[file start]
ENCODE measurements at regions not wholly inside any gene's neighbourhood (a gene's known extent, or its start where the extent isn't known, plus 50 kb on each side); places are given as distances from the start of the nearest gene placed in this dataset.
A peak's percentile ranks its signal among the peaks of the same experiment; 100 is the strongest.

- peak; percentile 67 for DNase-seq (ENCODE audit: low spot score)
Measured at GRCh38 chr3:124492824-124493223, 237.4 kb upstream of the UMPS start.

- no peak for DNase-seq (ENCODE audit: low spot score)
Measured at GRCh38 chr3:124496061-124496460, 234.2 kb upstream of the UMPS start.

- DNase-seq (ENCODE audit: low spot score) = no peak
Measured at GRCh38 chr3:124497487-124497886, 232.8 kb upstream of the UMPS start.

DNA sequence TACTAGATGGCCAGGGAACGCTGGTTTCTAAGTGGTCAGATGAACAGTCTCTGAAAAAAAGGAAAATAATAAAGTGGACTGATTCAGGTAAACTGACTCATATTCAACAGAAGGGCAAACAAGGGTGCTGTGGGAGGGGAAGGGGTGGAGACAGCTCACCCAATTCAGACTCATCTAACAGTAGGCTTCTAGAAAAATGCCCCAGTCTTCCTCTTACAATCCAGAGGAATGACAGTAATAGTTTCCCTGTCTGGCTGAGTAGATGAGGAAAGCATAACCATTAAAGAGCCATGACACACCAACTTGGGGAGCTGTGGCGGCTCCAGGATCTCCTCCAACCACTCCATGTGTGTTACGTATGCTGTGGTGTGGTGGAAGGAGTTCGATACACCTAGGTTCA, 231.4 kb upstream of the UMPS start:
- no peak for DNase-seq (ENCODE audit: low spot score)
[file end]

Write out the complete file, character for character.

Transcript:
ENCODE measurements at regions not wholly inside any gene's neighbourhood (a gene's known extent, or its start where the extent isn't known, plus 50 kb on each side); places are given as distances from the start of the nearest gene placed in this dataset.
A peak's percentile ranks its signal among the peaks of the same experiment; 100 is the strongest.

- peak; percentile 67 for DNase-seq (ENCODE audit: low spot score)
Measured at GRCh38 chr3:124492824-124493223, 237.4 kb upstream of the UMPS start.

- no peak for DNase-seq (ENCODE audit: low spot score)
Measured at GRCh38 chr3:124496061-124496460, 234.2 kb upstream of the UMPS start.

- DNase-seq (ENCODE audit: low spot score) = no peak
Measured at GRCh38 chr3:124497487-124497886, 232.8 kb upstream of the UMPS start.

DNA sequence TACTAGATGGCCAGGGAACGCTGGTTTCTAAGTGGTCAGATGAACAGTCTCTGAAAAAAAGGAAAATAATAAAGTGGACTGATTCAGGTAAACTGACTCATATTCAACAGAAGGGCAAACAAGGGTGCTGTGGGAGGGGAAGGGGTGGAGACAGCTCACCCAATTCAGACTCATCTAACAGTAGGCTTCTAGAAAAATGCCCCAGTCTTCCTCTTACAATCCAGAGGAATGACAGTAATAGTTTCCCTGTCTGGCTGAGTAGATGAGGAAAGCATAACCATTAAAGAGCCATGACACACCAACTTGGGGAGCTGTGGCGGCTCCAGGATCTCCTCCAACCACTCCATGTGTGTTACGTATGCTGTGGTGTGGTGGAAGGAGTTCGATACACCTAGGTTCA, 231.4 kb upstream of the UMPS start:
- no peak for DNase-seq (ENCODE audit: low spot score)